About 86 percent were reported having positive attitude towards online learning. At present, OUM is conducting a study on e-learning readiness in Malaysia. Nevertheless, there are general studies on adult learners’ problems in distance learning programs such as the one offered by USM. Saw et. al. , (1999) for example, reported significant evidence that students from East Malaysia were able to make adaptive responses to accommodate several changes during the transition period at the beginning of their distance learning programs. Idrus et. al. 2001) found female adult learners at USM had many new experiences at the initial stage, and had to make some sacrifices when they become “students”. The female adult learners carry several roles as mother, spouse, daughter, sister, member of community and teacher. Atan et. al. (2003) discovered a significant reduction in adult learners’ time spent for family activities and recreation activities when they joined the distance learning program. The study involved adults learners in distance leaning programs offered by UiTM, UKM, and UM. In addition, the level of stress among these adult learners was reported high.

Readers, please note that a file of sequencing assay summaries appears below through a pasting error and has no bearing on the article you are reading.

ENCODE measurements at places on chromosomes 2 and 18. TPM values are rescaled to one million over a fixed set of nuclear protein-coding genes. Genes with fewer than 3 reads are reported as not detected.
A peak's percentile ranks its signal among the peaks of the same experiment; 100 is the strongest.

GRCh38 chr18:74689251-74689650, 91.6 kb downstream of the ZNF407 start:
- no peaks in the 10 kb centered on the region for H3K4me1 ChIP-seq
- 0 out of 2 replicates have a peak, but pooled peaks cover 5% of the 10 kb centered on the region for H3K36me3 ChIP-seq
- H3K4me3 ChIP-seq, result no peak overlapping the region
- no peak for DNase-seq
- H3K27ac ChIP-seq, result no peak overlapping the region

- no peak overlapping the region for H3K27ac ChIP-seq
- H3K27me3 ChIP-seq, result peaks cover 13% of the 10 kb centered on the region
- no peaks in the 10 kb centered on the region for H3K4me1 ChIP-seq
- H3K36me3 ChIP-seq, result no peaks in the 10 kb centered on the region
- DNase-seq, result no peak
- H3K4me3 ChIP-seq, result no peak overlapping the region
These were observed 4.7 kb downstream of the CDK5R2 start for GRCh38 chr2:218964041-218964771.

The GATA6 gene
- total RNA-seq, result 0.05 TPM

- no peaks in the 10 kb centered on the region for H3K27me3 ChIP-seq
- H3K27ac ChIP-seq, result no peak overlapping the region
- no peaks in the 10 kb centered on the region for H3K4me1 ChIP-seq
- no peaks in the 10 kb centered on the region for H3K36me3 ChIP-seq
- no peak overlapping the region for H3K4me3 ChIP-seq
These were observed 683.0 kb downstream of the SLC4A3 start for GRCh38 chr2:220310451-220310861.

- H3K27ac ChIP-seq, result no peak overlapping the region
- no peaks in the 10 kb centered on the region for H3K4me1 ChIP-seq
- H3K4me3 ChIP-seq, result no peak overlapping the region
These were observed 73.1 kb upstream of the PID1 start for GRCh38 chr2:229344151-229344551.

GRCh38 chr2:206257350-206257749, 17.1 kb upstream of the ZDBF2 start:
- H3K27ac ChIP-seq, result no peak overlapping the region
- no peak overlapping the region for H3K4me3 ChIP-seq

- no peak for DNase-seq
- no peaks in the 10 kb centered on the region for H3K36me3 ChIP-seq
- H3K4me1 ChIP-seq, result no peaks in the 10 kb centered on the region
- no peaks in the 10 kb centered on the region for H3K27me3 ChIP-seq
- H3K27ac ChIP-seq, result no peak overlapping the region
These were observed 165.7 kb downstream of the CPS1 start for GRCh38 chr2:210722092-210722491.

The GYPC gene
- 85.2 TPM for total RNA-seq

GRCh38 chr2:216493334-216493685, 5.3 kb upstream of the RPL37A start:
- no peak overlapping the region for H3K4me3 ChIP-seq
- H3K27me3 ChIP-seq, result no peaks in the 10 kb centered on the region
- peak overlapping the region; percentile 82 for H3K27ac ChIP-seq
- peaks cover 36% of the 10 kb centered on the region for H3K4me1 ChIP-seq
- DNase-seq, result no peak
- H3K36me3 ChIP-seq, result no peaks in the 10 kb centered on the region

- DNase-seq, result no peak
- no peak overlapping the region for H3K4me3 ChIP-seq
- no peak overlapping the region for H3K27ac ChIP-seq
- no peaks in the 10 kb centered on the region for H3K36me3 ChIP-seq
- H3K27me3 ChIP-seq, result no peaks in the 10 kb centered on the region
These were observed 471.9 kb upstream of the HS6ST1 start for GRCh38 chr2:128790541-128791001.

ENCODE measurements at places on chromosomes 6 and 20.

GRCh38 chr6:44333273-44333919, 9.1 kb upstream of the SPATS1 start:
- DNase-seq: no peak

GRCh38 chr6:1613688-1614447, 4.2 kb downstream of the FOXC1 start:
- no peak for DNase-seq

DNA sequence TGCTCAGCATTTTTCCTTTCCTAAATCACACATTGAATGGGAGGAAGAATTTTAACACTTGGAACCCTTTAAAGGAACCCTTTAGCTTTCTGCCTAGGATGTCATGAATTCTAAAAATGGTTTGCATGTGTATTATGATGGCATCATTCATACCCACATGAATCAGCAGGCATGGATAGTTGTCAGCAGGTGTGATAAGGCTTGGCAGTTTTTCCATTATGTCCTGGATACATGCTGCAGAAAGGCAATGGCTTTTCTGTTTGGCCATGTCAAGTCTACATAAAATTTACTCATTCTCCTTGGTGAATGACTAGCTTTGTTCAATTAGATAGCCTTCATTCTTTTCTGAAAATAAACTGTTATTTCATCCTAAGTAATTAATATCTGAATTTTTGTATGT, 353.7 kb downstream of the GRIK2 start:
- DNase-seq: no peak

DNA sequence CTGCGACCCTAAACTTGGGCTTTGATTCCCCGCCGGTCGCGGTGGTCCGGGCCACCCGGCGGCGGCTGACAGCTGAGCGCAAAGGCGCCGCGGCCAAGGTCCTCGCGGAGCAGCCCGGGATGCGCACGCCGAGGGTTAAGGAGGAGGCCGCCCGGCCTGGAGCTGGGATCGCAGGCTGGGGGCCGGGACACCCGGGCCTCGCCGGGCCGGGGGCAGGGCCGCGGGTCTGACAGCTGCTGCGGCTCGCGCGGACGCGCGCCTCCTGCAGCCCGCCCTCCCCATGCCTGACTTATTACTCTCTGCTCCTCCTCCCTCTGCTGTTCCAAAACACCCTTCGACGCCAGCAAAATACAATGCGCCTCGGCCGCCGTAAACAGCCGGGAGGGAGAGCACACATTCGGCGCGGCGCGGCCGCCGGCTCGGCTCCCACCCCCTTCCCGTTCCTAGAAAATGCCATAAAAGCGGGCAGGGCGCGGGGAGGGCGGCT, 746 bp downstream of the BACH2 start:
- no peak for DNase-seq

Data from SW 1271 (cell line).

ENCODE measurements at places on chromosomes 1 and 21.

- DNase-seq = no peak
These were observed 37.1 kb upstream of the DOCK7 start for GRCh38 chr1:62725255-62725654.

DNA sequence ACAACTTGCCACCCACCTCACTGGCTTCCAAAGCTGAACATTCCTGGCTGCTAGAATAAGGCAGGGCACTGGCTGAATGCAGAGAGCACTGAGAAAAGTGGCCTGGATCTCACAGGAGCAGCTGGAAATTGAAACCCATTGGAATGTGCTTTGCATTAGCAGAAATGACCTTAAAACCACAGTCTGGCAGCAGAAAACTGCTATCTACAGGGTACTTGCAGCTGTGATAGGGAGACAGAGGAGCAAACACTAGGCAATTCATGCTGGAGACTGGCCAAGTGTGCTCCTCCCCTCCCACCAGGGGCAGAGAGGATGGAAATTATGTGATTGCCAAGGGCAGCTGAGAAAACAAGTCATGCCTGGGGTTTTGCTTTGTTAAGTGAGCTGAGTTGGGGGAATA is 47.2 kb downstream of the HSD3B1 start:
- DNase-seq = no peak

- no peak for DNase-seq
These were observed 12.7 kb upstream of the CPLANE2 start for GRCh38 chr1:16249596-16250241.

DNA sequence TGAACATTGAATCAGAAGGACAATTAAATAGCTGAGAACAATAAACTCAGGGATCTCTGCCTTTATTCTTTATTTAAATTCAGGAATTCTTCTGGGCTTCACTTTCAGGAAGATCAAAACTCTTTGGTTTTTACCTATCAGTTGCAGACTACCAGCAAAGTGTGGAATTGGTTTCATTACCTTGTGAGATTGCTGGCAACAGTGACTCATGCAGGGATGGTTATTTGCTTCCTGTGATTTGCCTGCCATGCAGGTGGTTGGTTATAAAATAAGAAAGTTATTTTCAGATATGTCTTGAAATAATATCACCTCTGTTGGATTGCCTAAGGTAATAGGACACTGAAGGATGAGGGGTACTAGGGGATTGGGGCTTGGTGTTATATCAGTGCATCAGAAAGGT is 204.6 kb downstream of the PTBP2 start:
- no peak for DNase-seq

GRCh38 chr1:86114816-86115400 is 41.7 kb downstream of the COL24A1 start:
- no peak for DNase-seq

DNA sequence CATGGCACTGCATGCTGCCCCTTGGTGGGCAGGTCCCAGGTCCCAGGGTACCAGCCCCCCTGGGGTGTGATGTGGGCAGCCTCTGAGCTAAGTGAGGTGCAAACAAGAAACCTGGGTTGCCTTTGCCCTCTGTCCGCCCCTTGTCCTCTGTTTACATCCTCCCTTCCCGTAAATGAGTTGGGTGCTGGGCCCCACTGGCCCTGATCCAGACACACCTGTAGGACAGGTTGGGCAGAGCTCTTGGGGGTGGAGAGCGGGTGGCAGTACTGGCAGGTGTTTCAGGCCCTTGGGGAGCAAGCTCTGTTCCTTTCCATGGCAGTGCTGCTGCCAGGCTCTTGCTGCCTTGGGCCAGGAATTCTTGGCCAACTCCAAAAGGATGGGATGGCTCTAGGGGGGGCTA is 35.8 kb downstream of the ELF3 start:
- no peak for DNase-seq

The sources of stress include less time for sleeping and family commitments, as well as age ability to meet the course assignments and health requirement. The Study The main objective of this study is to identify and describe some of the problems that are faced by adult learners in a continuing education program at Open University Malaysia (OUM). The study also looks into the strategies that they employed to overcome the said problems. These problems are categorized into four areas: time management, family, career, and motivation. Methodology

The sample population consists of 43 participants (39 females and 4 males) who enrolled in three courses at OUM. The class was held for two hours 4 times per semester normally. During the class sessions, students listened to lectures and engaged in class activities. At other times, students communicated with their lecturers via e-mail, phone, and SMS (short message system). They also participated in an online forum which was moderated by the lecturer. Most students’ assignments were sent to teachers via e-mail. All participants are inservice teachers who have been teaching at schools for at least more than 3 years.